What’s the most big brained area of non-quant finance?

I am doing vanilla buyouts at the moment and honestly even though I'm at a prestigious firm, and people are more sharp/polished than in banking, folks definitely don't seem to be intellectual in any remote sense. 

Lately was given the prospect of going into a distressed debt HF role and it seemed on paper like a more intellectual job. 
 

Which asset class is most big-brained in your opinion? Stereotypes ok. Quant is obvious answer but as a lowly econ major that's not an option. 

Comments (18)

  • Analyst 1 in PE - LBOs
Aug 17, 2022 - 5:20am

Research heavy HF roles, firm dependent 

  • Works at Bank of America Merrill Lynch
Aug 17, 2022 - 9:53am

Think distressed is pretty intellectual, so besides that three other areas come to mind.  
 

FIG PE - usually have to be intellectually curious because you have to think through a plethora of disparate topics including regulations, macro/rates, structuring, and multiple lines of business among a number of issues. None of these things are necessarily unique to FIG but rather the depth, breadth, and sensitivity of each of them is greater on a standalone basis compared to most other industries.

Macro investing - largely self evident.

Structured Products - can be closer to quant on the buy side or sell side but you really don't need to be a quant in the traditional sense to work in this space. I've been impressed by some of the ingenuity I've from professionals in structuring or structured product investing. 
 

  • Analyst 1 in IB-M&A
Aug 17, 2022 - 12:38pm

Would you have any examples of FIG PE shops?

Aug 17, 2022 - 11:12am
MacroJunkie, what's your opinion? Comment below:

I'm tooting my own horn here a bit, but I've found that buyside macro-related roles tend to be fairly intellectual (at least that's what I tell myself). Most of the really great macro traders/PMs that I've met have tended to be a bit more intellectual than the average fundamental (L/S, event-driven, distressed, etc.) PM.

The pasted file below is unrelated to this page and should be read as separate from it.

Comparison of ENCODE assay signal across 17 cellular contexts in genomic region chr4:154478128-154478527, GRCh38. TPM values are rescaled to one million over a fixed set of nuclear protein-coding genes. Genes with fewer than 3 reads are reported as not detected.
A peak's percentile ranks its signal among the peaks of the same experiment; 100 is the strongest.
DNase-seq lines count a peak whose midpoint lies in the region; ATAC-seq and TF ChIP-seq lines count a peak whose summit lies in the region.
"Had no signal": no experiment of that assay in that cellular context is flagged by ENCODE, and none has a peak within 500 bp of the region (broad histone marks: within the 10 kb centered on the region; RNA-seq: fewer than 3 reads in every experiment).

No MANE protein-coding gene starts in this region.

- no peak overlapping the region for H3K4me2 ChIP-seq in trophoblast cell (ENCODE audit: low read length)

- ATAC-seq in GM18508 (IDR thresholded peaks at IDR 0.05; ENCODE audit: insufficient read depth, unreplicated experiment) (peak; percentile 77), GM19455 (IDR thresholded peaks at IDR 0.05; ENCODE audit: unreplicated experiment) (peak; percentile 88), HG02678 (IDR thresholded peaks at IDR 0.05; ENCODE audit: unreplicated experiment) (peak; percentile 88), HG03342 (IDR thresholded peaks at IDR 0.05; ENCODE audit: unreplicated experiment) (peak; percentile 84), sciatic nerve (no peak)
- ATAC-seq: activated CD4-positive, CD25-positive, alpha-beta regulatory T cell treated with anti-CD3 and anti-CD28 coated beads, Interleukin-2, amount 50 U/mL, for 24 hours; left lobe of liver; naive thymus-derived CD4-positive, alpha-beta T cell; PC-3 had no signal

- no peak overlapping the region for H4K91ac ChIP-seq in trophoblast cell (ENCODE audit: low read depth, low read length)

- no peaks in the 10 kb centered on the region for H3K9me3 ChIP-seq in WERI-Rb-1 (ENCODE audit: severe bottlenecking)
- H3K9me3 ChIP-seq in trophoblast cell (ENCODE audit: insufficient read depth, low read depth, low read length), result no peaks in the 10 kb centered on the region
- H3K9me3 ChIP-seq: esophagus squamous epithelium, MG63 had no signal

The further away you get from vanilla equities, the more interesting it gets IMO. 

Aug 17, 2022 - 8:01pm
powerforward1, what's your opinion? Comment below:

do you mean macro=RV with in a single asset class (rates/credit/vol) or multi asset (I'm skeptical of most macro folks here because it seems like it's either old school slingers or just simple GAA models)?

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  • Associate 2 in PE - Other
Aug 18, 2022 - 2:30pm

Special sits / opportunistic credit where you are investing across various asset classes (corporate, royalties, real estate, loan pools, etc.) and structures from debt to equity (public and private). Having to be up to speed on each asset class and to be able to think through risk / reward across each part of the capital structure (or whether to lend to or buy assets) is one of the most complex skillsets in finance. 

  • Associate 2 in PE - LBOs
Aug 18, 2022 - 5:49pm

+1 to this. Think tasks/fields that reward smart capital allocation and capital structure fosters a real edge in digesting complexity to find value in areas most can't. Frankly personnel / teams that can truly merge both equity (risk appetite and creativity/flexibility in growth) and credit (hedging downside) skillsets are rare

  • VP in PE - Other
Aug 21, 2022 - 3:01pm

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